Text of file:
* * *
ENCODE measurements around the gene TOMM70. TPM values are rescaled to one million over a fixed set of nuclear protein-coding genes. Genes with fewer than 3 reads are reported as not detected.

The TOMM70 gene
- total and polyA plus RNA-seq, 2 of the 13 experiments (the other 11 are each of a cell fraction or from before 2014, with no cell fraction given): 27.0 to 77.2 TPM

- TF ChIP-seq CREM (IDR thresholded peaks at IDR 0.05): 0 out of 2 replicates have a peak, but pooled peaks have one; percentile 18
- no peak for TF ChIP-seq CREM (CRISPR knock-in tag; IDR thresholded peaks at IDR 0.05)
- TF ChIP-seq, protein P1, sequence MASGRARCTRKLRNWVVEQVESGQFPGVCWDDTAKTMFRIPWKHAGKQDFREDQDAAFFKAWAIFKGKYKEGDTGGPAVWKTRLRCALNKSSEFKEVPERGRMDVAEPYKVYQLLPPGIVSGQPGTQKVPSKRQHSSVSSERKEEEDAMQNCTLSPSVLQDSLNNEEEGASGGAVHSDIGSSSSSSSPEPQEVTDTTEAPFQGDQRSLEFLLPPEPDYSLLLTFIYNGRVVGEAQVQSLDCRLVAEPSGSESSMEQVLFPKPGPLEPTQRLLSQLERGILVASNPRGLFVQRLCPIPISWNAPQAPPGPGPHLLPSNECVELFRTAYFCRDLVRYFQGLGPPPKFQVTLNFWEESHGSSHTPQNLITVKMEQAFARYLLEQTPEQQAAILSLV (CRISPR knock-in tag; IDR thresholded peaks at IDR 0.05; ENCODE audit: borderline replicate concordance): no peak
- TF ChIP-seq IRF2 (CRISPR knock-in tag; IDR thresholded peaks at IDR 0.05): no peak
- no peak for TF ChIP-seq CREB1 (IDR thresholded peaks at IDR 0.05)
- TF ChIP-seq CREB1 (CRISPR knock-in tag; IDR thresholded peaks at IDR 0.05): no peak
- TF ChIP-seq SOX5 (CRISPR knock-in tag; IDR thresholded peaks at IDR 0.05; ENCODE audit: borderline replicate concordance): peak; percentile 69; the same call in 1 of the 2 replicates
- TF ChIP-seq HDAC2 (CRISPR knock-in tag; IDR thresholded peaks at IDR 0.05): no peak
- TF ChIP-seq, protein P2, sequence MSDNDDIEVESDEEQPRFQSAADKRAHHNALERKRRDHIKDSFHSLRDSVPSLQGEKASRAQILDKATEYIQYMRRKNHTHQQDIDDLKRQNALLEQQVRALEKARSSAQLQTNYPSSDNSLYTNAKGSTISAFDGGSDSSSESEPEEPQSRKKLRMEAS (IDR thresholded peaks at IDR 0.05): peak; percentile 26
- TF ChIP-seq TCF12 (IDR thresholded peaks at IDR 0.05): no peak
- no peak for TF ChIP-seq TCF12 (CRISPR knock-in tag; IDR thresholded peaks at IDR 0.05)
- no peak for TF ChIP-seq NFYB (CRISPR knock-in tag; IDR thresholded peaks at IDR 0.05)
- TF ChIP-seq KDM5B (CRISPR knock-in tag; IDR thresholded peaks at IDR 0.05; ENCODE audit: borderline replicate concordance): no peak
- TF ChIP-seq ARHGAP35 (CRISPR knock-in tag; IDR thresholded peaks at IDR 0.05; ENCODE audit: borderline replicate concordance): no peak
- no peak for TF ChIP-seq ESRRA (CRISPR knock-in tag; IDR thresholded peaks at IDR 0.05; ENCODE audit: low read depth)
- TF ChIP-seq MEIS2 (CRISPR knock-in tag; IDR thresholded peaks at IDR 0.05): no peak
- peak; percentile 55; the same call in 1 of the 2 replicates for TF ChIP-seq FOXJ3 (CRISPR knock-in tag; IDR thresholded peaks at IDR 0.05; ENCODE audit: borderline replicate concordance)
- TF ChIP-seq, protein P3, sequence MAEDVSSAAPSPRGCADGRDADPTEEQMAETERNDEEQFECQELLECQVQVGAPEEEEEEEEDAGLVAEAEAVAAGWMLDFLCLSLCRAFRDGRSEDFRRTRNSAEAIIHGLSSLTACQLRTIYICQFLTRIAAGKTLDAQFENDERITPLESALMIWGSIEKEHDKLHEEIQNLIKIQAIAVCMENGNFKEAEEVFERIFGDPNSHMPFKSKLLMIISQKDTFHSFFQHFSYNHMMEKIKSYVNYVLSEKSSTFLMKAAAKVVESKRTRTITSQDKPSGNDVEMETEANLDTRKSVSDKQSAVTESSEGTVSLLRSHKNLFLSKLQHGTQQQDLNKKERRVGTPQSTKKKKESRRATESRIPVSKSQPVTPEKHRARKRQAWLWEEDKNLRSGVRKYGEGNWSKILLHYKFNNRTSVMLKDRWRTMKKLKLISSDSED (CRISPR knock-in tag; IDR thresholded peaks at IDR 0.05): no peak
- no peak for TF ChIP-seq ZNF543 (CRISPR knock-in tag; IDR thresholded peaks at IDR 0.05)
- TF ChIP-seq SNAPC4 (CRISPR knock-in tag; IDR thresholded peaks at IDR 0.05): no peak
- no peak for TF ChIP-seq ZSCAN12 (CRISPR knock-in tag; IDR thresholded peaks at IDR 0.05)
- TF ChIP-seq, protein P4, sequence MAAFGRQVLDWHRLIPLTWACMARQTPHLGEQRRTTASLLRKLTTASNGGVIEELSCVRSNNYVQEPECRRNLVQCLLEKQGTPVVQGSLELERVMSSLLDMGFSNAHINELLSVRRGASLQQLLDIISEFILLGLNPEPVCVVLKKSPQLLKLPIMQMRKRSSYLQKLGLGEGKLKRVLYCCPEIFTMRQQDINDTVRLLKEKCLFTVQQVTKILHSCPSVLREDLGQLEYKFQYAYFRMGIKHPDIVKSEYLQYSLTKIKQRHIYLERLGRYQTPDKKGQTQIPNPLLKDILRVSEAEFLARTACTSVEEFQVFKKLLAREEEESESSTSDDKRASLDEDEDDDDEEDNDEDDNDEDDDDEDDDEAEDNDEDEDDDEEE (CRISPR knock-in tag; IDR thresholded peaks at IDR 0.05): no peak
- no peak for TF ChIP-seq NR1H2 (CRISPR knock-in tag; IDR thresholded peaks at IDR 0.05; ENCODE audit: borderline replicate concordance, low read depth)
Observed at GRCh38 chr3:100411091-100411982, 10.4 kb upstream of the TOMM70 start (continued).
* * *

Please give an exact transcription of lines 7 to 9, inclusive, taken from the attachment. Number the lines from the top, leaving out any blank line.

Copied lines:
- TF ChIP-seq IRF2 (CRISPR knock-in tag; IDR thresholded peaks at IDR 0.05): no peak
- no peak for TF ChIP-seq CREB1 (IDR thresholded peaks at IDR 0.05)
- TF ChIP-seq CREB1 (CRISPR knock-in tag; IDR thresholded peaks at IDR 0.05): no peak